Macon Lugny, 1982. Les Charmes. Cave de Lugny | Vintage Wine History and Information

by Paul Kalemkiarian Sr | March 1984

The Maconnais section of the Burgundy region of France is located at the southern end. Little attention was give to Macon wines till the last decade. Wines from this region are reasonable, and they are good. Alexis Lichine tells this story: “The lack of recogni­tion of Macon wines led to one of their growers by the name of Claude de Brosse in 1660 to do something about it. He decided Macon wines needed salesmanship. So, with 2 barrels of still-fermenting wine he made the heroic 260 mile trip to Paris and went to the court of Louis XIV. It took him and his ox cart thirty days and God knows how many hazards of highwaymen and mud. A man of gargantuan stature, he immediately caught the king’s eye, delivered his pitch…and the king sipped. Thereafter, they say, the royal cellars never lacked for wines of Macon.”

One of the villages in the Macon is Lugny. It has its own appellation as Macon-Lugny. Most Macon wines are vinified by cooper­atives of the region which are owned by the growers. (something like our Sunkist concept for oranges.) A famous vineyard exists around the village of Lugny called “Les Channes”. Our wine is from grapes of that vineyard, and made by the cooperative Cave de Lugny. It is a 10096 Chardonnay and has not been aged in oak. This 1982 was particularly good for a Macon char­donnay and quite a buy.

The importer for our wine is Chateau and Estate Wines Company of New York. I have been impressed with the palate of their buyer(s). On balance, they offer exceptional examples of the wines from the regions they represent. When you are selecting a wine at a store, or looking at a list in a restaurant; if their name appears at the bottom of a label, you will bat better than average with theirs (assuming the wine has been well stored, etc).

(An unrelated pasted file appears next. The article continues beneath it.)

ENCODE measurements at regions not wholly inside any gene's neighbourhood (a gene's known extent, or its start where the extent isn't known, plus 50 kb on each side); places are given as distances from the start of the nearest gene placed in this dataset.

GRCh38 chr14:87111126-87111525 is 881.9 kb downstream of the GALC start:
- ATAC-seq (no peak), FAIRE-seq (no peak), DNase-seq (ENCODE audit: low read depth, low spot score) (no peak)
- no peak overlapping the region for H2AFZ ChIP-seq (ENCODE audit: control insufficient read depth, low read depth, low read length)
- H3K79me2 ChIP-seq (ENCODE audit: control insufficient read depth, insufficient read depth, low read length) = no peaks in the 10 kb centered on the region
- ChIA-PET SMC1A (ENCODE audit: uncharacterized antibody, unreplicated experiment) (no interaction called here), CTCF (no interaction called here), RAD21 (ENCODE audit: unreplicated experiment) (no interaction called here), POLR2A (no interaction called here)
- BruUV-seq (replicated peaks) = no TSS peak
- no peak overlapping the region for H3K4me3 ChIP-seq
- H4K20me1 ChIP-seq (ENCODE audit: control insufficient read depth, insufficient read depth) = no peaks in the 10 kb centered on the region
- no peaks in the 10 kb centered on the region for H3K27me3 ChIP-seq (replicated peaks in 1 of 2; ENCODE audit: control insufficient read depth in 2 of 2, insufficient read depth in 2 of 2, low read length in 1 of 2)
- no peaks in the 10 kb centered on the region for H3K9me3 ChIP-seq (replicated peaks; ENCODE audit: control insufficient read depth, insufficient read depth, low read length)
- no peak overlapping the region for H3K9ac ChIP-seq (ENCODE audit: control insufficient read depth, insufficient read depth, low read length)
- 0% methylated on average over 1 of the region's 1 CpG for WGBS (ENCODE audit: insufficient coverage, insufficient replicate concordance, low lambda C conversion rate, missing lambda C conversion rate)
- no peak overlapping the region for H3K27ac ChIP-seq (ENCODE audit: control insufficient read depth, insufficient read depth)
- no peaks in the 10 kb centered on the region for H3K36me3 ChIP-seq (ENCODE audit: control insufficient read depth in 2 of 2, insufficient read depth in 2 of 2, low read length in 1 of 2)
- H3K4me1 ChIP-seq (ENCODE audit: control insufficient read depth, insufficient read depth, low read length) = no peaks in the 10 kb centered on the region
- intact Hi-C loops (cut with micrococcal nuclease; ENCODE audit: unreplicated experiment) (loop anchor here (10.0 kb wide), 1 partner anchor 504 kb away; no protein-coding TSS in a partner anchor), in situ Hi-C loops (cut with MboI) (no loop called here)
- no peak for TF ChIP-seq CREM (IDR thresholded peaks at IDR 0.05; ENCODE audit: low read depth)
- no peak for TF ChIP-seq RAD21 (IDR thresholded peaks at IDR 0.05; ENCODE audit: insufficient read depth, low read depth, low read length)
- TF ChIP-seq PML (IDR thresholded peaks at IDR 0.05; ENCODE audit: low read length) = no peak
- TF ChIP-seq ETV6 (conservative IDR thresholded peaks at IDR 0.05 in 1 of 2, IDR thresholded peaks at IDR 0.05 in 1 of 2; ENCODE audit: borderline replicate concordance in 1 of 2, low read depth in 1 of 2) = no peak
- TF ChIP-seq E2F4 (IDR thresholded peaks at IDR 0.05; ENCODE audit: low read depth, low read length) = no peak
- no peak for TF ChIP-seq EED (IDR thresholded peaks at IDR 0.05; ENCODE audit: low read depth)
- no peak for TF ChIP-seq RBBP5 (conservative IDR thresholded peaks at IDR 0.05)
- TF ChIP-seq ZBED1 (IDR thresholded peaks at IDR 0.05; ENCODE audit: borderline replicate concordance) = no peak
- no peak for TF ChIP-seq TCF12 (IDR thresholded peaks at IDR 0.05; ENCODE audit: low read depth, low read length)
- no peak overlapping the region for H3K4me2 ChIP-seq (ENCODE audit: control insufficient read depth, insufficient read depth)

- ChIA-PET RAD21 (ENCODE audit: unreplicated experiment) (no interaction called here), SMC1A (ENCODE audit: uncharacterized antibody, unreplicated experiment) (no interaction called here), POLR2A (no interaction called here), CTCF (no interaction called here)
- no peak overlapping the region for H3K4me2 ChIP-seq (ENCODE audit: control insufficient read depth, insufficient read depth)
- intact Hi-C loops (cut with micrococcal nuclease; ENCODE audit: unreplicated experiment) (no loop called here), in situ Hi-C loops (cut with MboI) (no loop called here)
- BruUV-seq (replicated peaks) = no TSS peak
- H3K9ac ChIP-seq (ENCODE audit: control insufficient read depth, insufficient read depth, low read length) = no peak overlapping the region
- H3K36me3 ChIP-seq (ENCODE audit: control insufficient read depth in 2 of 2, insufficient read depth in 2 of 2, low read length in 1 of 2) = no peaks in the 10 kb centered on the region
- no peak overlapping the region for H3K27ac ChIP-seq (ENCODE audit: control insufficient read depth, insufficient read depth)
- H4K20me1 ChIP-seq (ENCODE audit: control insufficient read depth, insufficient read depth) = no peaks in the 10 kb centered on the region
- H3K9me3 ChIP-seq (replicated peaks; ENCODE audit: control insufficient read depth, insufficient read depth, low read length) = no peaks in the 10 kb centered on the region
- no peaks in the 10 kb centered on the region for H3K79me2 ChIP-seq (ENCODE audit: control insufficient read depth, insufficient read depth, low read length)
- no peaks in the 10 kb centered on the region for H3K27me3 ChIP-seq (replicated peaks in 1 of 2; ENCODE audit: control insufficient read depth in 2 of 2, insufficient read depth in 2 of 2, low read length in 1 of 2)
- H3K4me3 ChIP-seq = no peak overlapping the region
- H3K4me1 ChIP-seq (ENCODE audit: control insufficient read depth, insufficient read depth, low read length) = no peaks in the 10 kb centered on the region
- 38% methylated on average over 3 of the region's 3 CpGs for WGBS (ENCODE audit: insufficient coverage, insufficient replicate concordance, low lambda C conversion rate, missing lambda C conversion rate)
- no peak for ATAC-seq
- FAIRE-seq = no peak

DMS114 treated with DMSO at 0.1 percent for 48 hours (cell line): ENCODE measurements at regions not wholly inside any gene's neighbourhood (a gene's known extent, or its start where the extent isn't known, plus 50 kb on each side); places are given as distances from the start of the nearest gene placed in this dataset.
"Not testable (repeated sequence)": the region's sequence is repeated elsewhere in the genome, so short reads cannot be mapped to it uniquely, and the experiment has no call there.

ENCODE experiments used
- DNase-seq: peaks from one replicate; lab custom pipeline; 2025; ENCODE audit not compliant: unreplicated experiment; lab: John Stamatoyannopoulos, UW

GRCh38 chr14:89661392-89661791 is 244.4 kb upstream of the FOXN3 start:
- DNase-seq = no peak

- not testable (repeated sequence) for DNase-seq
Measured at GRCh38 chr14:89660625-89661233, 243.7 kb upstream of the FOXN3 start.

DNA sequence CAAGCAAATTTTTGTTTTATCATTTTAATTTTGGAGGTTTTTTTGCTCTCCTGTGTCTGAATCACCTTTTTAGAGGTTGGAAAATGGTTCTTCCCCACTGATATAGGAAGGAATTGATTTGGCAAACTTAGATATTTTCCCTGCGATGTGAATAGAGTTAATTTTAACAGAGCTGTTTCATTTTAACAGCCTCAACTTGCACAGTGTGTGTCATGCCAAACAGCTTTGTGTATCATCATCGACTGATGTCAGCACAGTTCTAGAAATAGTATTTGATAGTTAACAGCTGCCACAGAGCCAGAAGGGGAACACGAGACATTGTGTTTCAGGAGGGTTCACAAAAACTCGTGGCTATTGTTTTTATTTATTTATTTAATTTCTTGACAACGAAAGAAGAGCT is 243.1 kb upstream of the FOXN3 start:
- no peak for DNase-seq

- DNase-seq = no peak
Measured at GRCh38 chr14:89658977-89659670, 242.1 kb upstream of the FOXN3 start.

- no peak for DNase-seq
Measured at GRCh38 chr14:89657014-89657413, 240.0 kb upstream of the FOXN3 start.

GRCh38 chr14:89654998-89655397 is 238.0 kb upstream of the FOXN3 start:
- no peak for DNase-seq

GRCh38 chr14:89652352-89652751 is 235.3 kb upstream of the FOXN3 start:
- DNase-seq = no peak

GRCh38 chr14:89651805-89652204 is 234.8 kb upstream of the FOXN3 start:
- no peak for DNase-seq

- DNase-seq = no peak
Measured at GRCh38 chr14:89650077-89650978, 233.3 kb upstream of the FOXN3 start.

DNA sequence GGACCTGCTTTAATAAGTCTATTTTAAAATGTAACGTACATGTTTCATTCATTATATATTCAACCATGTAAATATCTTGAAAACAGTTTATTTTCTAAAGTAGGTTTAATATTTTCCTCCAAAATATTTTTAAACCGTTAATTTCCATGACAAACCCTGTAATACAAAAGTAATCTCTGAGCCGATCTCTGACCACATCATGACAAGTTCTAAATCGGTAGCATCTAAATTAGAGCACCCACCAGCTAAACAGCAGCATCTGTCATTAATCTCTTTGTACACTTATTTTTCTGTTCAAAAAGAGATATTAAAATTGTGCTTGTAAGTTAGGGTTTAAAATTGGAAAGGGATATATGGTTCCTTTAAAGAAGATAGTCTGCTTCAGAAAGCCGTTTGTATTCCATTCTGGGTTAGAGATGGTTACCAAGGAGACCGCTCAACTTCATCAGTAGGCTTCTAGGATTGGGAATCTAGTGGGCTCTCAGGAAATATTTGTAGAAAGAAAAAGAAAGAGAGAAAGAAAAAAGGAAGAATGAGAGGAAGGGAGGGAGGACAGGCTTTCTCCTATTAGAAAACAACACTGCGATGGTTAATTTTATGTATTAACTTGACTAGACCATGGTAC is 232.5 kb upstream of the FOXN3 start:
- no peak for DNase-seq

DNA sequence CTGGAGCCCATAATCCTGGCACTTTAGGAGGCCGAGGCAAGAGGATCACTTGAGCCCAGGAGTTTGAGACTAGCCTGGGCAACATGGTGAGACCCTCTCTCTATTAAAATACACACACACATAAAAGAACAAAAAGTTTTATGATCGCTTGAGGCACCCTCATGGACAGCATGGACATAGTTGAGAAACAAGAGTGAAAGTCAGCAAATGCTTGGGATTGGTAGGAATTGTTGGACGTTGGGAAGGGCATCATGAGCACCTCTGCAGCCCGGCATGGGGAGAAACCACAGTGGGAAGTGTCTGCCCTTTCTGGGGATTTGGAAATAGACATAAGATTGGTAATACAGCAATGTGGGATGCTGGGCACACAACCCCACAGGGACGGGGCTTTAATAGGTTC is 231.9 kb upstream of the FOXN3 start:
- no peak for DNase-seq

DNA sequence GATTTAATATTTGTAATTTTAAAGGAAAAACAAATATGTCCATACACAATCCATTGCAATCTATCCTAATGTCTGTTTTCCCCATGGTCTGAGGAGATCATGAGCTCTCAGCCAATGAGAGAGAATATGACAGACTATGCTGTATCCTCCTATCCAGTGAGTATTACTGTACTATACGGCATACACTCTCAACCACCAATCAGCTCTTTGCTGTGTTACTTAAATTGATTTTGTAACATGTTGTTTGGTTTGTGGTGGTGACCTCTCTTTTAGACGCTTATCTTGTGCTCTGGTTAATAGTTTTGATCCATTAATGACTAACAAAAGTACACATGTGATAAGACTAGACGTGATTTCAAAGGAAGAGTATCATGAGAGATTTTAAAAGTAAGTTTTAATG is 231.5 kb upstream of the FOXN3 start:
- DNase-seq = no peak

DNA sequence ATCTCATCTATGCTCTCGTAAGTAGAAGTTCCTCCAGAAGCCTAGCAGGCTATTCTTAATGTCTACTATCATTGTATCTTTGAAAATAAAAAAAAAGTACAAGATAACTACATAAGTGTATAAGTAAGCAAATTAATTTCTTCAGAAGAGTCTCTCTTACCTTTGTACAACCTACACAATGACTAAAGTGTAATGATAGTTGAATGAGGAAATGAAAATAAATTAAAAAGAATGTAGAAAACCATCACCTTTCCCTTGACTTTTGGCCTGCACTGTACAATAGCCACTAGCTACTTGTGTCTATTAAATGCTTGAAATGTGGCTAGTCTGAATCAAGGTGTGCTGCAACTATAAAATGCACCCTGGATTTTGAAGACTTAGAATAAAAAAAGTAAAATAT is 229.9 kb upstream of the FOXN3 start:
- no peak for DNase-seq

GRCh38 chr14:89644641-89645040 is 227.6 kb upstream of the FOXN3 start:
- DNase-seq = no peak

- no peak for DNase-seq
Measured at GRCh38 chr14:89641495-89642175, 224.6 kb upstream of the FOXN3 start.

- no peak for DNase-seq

Chardonnay is the classic white grape of Burgundy. In the north, scattered throughout the Cotes de Nuits and the Cotes de Beaune, it is unexcelled. The soil, the weather, and the winemakers just make the best to be had in the world (If all conditions are right, of course.) The prices are pretty fancy too! To the south, through Maconnais, the chardonnay is different in style and sub­stance. Lighter, fruitier, and with less backbone. These wines are pleasant and rounded, with the chardonnay character well apparent. Recently a good number of labels of Macon wines bear the designation “Pinot Chardonnay”. This is not a common practice. It is recent invention, intended for American consumers, in response to our heightened awareness of varietal wines, and our understandable lack of familiarity with French wine labeling.

Our wine is brilliantly clear and straw yellow in color. It has a fruity and nearly flowery aroma. Young, zestful, and concentrated, with apple overtones. Very refresh­ing. It has a medium to full body, and is nearly chewy. Well balanced, with good acid. Good flavor extractive. Has a personality! I label it the “fresh chardonnay”. Serve well chilled with poultry, chicken casseroles, turkey tetra­zini. Primarily a meal wine, but will do well with seafood hors d’oeuvres as the aperitif wine.

Cellaring Notes: Not for ageing. Will round out during the next 12 to 18 months.

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